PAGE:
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High School Transitions to Workforce: Median Wages by High School Outcomes

What do the MLDS data show?

Students who dropout or persist1 in high school have wages that are lower than students who graduate with a high school diploma. High school persisters have the lowest wages overall2.

$14,100Median 4-quarter wage of high school graduates 2 years after high school. Dropouts made slightly less at $12,350, and persisters had the lowest median wage of $7,800.
$7,460The increase in wages of high school graduates from 1 year after high school to 4 years after high school. Students who were dropouts had an increase of $4,600.
-$2,500The decrease in 4-quarter median wages for persisters from 1 year after high school to 4 years after high school.

Why is this important?

Students who complete high school earn significantly higher wages over their lifetime than students who do not complete high school3 Students who do not graduate from high school have fewer job opportunities and contribute less to federal and state taxes. Reduced earnings often prevent these individuals from fully participating in society, and may require them to utilize public services at higher rates4,5.

Contextual Information

In 2014, the Federal Interagency Forum on Child and Family Statistics issued 6 a report focused on the well-being of young adults. The median annual income for young adults in 2012 (ages 20-24) with a high school degree was $16,000, as compared to the median annual income for those with less than a high school education of $13,910. This study population is different than the Maryland population; however, the income gap between the educational groups is consistent with that found in Maryland.

Next Steps

Using data from the MLDS allows us to examine median wages among high school graduates, dropouts, and persisters for students who had reported wages for 4 quarters. This allows trends and patterns to be established which in turn help to inform policymakers about the need for interventions. For example, school-based programs that keep students in school could enable more students to graduate from high school while community-based programs could guide students in workforce participation.

Learn more about this topic by reviewing the dashboard: High School Transitions to Workforce: Median 4-Quarter Wages by High School Outcomes.



1 Persisters are defined as students who did not formally withdraw from high school, nor earn a regular diploma after attending four or five years of high school.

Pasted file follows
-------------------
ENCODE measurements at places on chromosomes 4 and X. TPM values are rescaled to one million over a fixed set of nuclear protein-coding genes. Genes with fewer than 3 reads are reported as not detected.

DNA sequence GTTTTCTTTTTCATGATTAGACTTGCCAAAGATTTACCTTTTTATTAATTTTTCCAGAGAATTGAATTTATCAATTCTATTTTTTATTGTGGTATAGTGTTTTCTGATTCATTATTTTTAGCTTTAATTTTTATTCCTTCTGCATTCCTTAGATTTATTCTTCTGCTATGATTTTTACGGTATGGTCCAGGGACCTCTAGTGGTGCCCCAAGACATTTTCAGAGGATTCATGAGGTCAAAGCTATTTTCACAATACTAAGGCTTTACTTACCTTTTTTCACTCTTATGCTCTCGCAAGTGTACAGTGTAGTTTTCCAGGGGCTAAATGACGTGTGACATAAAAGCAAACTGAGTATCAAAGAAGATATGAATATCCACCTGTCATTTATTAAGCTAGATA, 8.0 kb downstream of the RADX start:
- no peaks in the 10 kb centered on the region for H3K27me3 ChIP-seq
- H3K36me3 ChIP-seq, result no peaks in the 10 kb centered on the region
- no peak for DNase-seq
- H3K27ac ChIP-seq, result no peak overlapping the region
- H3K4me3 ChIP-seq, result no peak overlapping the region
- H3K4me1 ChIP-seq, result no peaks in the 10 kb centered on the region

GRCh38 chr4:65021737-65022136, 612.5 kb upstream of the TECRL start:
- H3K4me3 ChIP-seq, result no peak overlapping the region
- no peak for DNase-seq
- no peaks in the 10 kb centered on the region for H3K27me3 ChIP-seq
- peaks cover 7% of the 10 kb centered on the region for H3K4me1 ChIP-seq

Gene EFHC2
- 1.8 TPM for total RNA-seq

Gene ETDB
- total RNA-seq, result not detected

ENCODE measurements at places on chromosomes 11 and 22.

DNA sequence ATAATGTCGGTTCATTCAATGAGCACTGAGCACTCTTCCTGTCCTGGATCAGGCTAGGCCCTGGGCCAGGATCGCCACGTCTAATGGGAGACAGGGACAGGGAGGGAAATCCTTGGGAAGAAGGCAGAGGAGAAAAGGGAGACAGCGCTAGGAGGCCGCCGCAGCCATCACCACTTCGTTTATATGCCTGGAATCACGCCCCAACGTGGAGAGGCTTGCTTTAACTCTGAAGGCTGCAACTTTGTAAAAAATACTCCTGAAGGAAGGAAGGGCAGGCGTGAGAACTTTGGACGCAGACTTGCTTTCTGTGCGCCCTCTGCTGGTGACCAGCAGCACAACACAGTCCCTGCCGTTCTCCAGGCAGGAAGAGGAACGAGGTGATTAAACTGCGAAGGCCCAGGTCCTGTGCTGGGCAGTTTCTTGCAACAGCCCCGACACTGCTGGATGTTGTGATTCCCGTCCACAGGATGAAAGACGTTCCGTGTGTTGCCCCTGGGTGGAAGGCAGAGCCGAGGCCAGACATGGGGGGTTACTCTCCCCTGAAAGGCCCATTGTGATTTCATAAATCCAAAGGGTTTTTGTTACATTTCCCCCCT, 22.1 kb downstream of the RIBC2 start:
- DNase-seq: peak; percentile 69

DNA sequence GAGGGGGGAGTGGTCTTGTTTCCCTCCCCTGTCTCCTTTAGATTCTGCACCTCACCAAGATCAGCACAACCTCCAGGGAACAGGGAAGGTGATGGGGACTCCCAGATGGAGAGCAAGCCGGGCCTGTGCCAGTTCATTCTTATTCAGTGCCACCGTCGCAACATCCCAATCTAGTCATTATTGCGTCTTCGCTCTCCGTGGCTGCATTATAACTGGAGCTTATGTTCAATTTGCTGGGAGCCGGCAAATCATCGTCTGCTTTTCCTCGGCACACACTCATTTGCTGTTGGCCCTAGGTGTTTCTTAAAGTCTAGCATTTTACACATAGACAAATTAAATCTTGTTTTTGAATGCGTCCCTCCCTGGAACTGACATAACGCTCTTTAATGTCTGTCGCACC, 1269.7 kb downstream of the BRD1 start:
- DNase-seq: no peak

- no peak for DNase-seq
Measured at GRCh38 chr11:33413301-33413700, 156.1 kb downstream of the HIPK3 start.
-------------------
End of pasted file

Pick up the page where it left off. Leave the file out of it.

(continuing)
2The data presented here provides the median 4-quarter wages for students who had wages for all four quarters in the year after high school. The wages were sorted from lowest to highest and the median was the middle wage for each of the groups. The Maryland wage data do not include wages for federal employees, military employees, individuals who are self-employed, or private contractors.

3 Kena, G., Hussar W., McFarland J., de Brey C., Musu-Gillette, L., Wang, X., Zhang, J., Rathbun, A…Velez, E. (2016). The Condition of Education 2016 (NCES 2016-144). U.S. Department of Education, National Center for Education Statistics. Washington, DC. Retrieved from

4 Levin, H. (2005). The social costs of inadequate education. Columbia University Teachers College. Retrieved from

5 Belfield, C. R., Levin, H. M., & Rosen, R. (2012). The Economic Value of Opportunity Youth. Corporation for National and Community Service. Paper in association with Civic Enterprises for the Corporation for National and Community Service. Retrieved from

6 Compared to the MLDS, Child and Family Statistics identified the population of interest, young adults, as persons between the ages of 18 to 24. Educational attainment references the highest level of education an individual has completed. Individuals were identified as completing high school if they obtained a high school diploma or the equivalent of a General Education Department (GED) or any college completion (some college). The labor force participation rate included individuals between the ages of 18 to 24 who were working or actively seeking employment and not enrolled in school. The median earnings indicator examined the average annual earnings for young adults (ages 20-24) who were either working or actively seeking employment and were not enrolled in school.